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The Importance of Spiders to an Ecosystem

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Spiders are practically everywhere. They live on nearly every continent and are part of every common ecosystem imaginable. Spiders may look small and insignificant -- OK, and kinda creepy -- but they're important predators and prey for a multitude of other animals. As any horticulturalist can tell you, they're great garden allies, too.

Here, There, Everywhere

Spiders are endemic to every continent except Antarctica. Some species are terrestrial, that is they live on the ground, while others are arboreal, meaning they live in trees. Beyond this distinction, they've also displayed a penchant for living in far-flung climates and habitats, from tropical forests to ice-cold caves. Some specialist species live in a combination of extreme conditions. Case in point, the Kauai cave spider, who lives in lava-tube habitats in Hawaii. While some spiders are social, most are solitary and interact with each other only to fight or mate.

The Good

Spiders eat lots of insects, mostly those smaller than themselves. Taken as a whole and given the diversity of species assemblages in most ecosystems, spiders' primary niche in nearly every ecosystem is controlling insect populations. Some families, like orb weavers, do this through passive hunting with their signature webs. Others, like wolf spiders, do this through active hunting. Because many species overwinter, they can help reduce prey numbers early in the agricultural season, giving farmers, horticulturalists and gardeners a leg up on the season, according to Colorado State University. Spiders also kill other arachnids and spiders -- even those of the same species -- which helps keep their own numbers in check. Furthermore, spiders are an important food source for a variety of birds, lizards, wasps, and, especially in deserts, mammals.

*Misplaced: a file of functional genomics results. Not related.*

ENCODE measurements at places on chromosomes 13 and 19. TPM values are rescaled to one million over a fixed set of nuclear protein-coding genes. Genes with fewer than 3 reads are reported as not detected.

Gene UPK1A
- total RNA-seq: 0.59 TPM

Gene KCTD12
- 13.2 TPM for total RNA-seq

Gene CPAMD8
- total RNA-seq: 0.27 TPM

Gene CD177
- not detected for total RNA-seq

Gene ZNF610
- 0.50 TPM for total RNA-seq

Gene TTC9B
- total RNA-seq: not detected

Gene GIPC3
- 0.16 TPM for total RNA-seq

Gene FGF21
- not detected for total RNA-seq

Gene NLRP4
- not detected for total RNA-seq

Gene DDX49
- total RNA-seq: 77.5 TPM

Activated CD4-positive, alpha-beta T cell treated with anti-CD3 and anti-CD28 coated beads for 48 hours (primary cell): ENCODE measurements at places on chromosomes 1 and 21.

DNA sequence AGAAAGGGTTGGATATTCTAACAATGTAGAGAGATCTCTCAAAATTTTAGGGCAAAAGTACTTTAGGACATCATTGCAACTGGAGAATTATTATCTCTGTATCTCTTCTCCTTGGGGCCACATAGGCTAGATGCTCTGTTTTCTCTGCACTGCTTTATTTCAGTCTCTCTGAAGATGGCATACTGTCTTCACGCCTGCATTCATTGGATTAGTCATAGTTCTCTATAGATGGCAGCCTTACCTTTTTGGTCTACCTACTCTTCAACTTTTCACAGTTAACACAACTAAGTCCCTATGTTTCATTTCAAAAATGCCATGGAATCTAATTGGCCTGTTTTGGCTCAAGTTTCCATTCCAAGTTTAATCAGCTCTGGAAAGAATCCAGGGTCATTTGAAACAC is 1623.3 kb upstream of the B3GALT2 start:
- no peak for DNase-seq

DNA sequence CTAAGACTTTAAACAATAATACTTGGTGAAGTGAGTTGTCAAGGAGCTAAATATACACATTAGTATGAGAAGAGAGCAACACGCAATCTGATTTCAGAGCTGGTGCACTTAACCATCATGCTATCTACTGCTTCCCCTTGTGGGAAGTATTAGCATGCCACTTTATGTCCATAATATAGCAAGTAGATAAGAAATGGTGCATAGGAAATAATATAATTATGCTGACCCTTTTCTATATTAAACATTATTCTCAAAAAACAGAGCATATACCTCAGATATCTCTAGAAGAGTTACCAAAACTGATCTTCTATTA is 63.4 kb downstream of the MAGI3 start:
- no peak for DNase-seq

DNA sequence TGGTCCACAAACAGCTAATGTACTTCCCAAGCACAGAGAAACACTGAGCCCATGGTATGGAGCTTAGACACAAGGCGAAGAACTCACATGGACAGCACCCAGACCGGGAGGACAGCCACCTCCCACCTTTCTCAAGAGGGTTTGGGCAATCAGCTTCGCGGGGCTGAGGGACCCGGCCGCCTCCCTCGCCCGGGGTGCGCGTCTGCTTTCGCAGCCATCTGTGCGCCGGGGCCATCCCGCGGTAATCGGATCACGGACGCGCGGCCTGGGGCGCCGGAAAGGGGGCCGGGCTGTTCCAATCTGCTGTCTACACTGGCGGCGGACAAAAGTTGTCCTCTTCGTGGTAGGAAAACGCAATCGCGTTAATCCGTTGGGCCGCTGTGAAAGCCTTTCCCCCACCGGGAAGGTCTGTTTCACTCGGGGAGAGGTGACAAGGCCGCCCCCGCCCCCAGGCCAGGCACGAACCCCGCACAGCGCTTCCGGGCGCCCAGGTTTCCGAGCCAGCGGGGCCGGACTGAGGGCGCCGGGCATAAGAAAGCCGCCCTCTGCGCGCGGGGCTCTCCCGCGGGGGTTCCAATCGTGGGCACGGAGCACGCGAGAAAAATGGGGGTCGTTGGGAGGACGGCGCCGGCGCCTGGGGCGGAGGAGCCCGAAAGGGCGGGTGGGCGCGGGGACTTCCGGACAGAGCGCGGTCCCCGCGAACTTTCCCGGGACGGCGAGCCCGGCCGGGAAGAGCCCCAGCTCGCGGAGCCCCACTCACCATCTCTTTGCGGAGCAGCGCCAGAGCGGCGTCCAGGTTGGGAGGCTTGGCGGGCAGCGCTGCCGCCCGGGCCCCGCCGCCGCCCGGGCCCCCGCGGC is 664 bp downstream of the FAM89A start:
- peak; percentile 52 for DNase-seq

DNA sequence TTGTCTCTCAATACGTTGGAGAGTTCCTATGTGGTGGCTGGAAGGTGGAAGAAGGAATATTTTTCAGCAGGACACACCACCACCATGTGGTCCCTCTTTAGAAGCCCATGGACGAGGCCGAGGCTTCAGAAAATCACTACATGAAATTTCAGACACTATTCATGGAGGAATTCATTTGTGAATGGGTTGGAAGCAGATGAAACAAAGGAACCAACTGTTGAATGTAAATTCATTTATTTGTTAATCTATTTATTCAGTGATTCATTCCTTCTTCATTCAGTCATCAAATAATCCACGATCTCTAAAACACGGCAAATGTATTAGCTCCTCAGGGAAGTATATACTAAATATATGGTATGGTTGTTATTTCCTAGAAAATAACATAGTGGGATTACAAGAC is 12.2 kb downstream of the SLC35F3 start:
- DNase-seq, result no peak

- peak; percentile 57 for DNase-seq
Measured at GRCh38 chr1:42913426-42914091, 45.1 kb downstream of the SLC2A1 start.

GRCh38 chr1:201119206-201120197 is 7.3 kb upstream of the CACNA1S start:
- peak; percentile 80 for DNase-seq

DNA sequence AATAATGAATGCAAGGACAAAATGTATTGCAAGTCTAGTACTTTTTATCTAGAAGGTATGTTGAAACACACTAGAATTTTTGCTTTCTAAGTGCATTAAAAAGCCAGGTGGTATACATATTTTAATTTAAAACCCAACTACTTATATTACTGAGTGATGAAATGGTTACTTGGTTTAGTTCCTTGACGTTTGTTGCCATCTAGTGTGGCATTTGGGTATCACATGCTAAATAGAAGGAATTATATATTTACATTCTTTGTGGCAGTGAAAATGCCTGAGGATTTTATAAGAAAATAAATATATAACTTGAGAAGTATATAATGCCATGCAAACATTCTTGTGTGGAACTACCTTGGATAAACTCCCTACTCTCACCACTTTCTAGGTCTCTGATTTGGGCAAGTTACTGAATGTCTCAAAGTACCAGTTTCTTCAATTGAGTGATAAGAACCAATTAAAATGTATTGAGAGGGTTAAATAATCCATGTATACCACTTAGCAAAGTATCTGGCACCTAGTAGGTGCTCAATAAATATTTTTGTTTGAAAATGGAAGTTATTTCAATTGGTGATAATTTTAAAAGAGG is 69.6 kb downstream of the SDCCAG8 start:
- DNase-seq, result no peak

Specifically Nondescript

Most spider species are generalists and have long generation times in comparison to prey, ergo there are no natural control species of spiders per se, according to the University of Michigan. This means introducing a given type of spider to an area -- or removing it -- can have little to no effect on most ecosystems. Indeed, studies synthesized and summarized by University of Maine researchers in 2003 show multiple spider species are more effective at reducing insect populations than single species. As such, it's hard to pinpoint a precise niche for a precise spider. They're no go, for instance, in stopping the singular, explosive outbreak of a single pest species. Still, spiders are far from superfluous to a given ecosystem when considered as a whole. If anything, new, different spider species are important for the simple fact that they're different from those already there.

Considering People

Spiders introduced to humans in natural or artificial ecosystems, integrated or not, likewise have good and bad impacts. On the positive side, chemicals harvested from spider venom help control and treat several diseases. Likewise, spider silk, which has proved to be the strongest natural material, has inspired mechanical engineering to new heights. On the negative side, spider are blamed for numerous bites, some of which have been deadly. All spiders have venom, but, in fact, most of the dangerous ones shy away from people. Moreover, their bites aren't deadly to healthy adults; they're just painful and really uncomfortable.